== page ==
Every year, when it’s time to give out the Nobel Prize for Literature, British bookies lay odds on who might win. Every year, Kenyan writer Ngugi Wa Thiong’o is viewed as a contender.
His body of works includes novels, plays and essays. But the first thing he ever wrote was a short story, which is included in a new collection of stories that range from the 1960s to the present. It’s called Minutes of Glory, and he thinks of it as a kind of “literary autobiography.”
When Ngugi was a university student in Uganda in the early 1960s, he was a big fan of the school’s literary magazine. One day he met one of the writers he admired and was so starstruck he didn’t know what to do.
“And I just blurted out, ‘I have written a short story — would you like to look at it?’” Ngugi says. “He said, ‘Yes! Do you have it?’ And of course I did not have it with me, simply because I had not written one. That night I went back to my dorm, and I had to concoct something called a story.”
Beginning with that story, this new collection has a narrative arc that takes the reader from the sometimes harsh reality of village life through the changes that came with the end of colonial rule. A number of the stories were written just after Kenya won its independence from Britain. It was a time of great hope — which Ngugi says turned out to be a false hope for many.
“The coming of independence became a promise of a better life to come for everybody — not just a few people, but for everybody,” he says. “After independence, I began to see that there was a kind of difference between expectation and reality. And I tried to capture that in my short stories.”
In “Minutes of Glory,” the story which gives this collection its name, Ngugi tells of a young woman who leaves her village to become a bartender in one of the many beer halls that sprang up in postcolonial Kenya. Things do not go well for her, and at one point she yearns to return home but cannot. Ngugi evokes the sadness of what has been lost — a connection to the land.
In any case the place was now a distant landscape in the memory. Her life was here in the bar among this crowd of lost strangers. Fallen from grace, fallen from grace. She was part of a generation which would never again be one with the soil, the crops, the wind and the moon. Not for them that whispering in dark hedges, not for her that dance and love-making under the glare of the moon, with the hills of TumuTumu rising to touch the sky.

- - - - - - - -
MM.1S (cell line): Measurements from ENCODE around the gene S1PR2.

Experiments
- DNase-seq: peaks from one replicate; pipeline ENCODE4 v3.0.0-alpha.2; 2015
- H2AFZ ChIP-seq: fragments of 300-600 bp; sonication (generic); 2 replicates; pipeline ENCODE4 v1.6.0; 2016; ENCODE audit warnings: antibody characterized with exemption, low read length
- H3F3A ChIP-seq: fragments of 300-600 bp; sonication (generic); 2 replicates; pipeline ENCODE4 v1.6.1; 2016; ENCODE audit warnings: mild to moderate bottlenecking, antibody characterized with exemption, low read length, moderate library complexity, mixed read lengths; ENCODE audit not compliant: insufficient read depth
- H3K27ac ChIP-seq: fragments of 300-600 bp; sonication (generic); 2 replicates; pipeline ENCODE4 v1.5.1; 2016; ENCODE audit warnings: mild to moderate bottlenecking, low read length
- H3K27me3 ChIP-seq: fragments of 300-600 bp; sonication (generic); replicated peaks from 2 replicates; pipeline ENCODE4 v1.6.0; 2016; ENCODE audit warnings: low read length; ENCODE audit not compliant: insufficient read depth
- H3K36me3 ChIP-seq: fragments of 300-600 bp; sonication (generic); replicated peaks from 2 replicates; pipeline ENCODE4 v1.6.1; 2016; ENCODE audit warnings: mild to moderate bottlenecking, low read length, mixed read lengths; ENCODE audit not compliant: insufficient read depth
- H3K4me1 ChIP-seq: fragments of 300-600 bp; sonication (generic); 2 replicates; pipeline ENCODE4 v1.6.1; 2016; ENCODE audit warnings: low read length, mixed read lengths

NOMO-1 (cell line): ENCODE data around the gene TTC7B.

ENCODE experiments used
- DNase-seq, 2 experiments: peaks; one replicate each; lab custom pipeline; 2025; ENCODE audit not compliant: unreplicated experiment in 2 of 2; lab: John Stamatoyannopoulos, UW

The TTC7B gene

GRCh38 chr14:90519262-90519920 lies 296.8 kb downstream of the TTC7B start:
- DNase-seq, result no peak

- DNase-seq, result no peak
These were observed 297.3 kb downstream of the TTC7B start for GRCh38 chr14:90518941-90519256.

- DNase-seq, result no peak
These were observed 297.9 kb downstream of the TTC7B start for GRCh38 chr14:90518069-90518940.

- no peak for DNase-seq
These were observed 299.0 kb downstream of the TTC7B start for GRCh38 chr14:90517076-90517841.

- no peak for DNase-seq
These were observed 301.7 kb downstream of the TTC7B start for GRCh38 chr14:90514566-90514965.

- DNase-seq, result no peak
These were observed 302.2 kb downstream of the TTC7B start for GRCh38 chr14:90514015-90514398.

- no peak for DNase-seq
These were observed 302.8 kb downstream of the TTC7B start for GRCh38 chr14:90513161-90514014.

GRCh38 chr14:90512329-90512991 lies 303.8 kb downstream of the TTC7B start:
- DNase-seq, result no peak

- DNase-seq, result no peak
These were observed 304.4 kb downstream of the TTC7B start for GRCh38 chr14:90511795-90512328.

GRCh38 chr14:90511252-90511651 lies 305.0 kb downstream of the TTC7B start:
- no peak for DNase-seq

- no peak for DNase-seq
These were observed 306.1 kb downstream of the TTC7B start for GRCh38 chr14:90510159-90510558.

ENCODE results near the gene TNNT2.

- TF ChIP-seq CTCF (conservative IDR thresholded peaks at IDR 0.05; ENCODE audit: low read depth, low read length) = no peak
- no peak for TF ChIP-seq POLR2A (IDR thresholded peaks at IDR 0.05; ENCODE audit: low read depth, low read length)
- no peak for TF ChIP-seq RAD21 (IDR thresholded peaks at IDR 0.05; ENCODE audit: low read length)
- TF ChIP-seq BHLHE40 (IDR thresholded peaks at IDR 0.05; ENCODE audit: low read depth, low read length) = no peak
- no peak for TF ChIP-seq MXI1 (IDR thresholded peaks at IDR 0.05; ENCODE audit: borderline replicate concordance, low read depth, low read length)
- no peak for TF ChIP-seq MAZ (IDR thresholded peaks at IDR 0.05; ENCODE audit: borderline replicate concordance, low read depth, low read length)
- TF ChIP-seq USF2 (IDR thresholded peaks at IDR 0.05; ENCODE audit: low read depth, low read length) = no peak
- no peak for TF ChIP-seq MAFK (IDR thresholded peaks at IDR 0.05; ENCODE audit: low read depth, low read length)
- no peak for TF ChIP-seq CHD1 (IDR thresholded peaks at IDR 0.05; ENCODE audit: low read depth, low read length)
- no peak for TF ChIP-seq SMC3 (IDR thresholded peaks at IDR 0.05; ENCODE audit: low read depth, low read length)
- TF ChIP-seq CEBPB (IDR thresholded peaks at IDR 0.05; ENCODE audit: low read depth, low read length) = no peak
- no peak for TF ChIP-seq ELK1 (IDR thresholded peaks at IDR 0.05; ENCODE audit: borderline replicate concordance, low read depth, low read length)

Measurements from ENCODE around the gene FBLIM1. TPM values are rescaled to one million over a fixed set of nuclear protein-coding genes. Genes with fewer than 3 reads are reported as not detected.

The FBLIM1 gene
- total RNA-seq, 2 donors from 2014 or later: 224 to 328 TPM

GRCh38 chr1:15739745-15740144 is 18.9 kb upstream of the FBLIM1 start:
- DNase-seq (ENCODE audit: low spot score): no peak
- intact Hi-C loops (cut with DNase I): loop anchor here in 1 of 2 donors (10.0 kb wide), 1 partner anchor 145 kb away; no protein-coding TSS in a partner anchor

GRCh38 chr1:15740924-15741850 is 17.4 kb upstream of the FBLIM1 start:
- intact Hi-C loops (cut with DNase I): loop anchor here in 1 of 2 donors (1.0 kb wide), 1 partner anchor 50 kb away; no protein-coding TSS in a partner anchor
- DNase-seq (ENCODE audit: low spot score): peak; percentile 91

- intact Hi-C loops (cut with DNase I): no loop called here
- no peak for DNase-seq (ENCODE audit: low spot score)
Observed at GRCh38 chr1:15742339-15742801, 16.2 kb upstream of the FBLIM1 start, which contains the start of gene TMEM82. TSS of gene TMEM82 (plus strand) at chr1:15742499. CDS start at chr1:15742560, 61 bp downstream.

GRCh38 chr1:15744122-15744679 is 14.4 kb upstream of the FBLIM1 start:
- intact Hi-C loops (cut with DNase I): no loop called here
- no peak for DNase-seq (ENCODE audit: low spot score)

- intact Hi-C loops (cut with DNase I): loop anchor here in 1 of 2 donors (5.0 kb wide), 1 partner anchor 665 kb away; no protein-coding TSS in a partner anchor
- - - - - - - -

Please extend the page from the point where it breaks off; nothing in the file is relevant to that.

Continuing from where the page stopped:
Ngugi’s writing was often critical of postcolonial Kenya and its rulers. But he says it was not until he wrote a play — not in English, but in his native language — that he was seen as a threat and arrested.
“The first play that I write in Gikuyu, my mother tongue, I am put in a maximum security prison not by a colonial government — by an African government,” Ngugi says. “And that contradiction was so strong, and the questions that it raised became very, very important to me. And I realized the oppresser always, the first thing they do, is take away the language of the oppressed.”
While in prison, Ngugi wrote Devil on the Cross, his first novel in Gikuyu. Famously, the entire book was written on toilet paper.
“But I keep on joking that the paper we were given as toilet paper was not the soft kind we find on television,” he says. “So it was a bit hard, a bit rough, so to speak, but a very good writing material. It held the pen very well.”
After getting out of prison, Ngugi went into exile, living first in England and then the United States. Although he has not lived in Kenya for many years, he still writes about it. The most recent stories in this collection are both set there. Living in exile, he says, is a different kind of prison.
“Prison is like internal exile and exile is like external prison,” Ngugi says. “And both present the same challenges. How do you connect with the people from whom you’re separated? So in prison I wrote the novel Devil on the Cross. In exile I try to do the same thing — to try to connect with Kenya, with Africa, through my imagination, through my writing.”
As for that elusive Nobel Prize, Ngugi finds it more amusing than anything. He is more interested in what he calls “the Nobel of the heart.”
“When I go to a place, and I meet a person, and they tell me, ‘Your novel or your short story impacted my life,’ that’s a very special moment when as a writer I feel: ‘My God, it was worth it.’ It’s what I call the Nobel of the heart, and I really appreciate that one,” he says. And he adds, with a laugh: “The beauty of the Nobel of the heart is that every writer can have it, yeah?”
Then again, maybe this year he will get that other Nobel.
Tom Cole edited this story for broadcast.